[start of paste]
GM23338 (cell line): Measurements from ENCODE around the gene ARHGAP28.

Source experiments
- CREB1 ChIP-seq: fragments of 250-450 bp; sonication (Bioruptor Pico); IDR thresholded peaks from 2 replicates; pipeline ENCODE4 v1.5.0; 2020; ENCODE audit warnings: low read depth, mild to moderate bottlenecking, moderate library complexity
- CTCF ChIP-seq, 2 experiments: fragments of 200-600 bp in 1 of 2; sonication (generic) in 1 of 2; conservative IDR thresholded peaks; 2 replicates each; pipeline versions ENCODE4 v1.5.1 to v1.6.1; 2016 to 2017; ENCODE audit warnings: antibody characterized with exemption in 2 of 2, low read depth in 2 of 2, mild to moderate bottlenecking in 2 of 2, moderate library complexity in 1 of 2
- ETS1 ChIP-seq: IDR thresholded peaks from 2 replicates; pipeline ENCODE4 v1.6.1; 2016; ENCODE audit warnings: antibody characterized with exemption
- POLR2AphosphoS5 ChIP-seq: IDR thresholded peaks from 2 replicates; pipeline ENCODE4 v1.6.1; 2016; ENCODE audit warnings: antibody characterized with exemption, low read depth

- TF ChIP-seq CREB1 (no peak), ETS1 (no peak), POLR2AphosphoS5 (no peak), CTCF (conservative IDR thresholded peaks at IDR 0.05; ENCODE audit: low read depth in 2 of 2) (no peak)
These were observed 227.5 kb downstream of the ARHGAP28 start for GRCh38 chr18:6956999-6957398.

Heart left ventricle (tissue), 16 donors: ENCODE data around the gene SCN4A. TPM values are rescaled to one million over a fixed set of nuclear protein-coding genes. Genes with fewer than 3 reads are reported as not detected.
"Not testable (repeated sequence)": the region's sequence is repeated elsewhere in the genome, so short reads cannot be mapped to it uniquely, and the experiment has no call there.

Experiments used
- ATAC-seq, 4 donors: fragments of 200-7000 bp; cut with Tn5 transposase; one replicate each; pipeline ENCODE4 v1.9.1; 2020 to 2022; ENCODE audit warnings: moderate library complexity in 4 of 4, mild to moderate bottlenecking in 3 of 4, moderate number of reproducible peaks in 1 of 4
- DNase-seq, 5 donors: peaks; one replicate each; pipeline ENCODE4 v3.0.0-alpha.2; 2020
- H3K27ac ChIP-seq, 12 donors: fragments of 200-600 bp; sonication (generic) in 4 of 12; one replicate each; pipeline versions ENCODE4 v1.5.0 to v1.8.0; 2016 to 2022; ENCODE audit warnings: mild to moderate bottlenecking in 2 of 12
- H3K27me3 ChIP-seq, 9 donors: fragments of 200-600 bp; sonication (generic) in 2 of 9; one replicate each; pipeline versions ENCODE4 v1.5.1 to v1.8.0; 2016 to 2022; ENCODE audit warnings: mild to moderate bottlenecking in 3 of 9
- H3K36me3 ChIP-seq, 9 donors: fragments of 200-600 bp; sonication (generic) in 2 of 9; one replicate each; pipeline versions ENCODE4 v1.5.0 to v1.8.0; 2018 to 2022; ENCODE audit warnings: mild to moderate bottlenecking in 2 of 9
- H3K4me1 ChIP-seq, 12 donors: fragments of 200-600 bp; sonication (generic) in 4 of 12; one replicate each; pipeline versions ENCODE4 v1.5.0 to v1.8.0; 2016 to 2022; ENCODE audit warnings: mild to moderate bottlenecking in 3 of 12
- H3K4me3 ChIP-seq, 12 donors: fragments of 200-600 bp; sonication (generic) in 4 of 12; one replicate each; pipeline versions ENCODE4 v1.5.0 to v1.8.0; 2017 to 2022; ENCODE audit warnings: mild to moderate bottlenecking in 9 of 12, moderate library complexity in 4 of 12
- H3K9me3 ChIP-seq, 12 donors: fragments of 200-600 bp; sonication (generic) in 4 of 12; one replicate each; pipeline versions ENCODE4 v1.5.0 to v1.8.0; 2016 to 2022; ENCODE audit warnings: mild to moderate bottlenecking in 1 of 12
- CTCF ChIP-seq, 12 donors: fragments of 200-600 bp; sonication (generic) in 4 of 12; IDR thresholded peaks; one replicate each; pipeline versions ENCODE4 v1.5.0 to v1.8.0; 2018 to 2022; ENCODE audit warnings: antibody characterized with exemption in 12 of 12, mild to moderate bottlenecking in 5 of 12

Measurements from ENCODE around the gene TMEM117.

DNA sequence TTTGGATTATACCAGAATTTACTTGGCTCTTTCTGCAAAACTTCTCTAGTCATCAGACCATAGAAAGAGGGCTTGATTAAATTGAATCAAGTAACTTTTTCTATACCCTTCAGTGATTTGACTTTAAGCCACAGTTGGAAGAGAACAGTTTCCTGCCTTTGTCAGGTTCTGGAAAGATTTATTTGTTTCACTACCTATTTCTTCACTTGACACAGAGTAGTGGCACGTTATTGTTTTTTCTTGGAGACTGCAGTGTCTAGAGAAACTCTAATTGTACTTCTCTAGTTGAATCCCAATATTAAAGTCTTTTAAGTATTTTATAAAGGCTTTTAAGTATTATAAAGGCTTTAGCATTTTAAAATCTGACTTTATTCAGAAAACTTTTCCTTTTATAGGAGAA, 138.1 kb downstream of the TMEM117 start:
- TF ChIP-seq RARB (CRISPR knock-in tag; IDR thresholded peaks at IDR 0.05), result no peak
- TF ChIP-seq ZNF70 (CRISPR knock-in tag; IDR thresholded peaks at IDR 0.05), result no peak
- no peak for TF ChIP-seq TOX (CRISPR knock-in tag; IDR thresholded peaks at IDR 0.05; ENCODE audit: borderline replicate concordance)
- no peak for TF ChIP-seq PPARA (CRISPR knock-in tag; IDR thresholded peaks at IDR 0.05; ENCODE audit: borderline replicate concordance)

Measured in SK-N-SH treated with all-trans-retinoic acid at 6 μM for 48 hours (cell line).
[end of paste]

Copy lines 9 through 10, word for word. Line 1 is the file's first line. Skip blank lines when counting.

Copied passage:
Heart left ventricle (tissue), 16 donors: ENCODE data around the gene SCN4A. TPM values are rescaled to one million over a fixed set of nuclear protein-coding genes. Genes with fewer than 3 reads are reported as not detected.
"Not testable (repeated sequence)": the region's sequence is repeated elsewhere in the genome, so short reads cannot be mapped to it uniquely, and the experiment has no call there.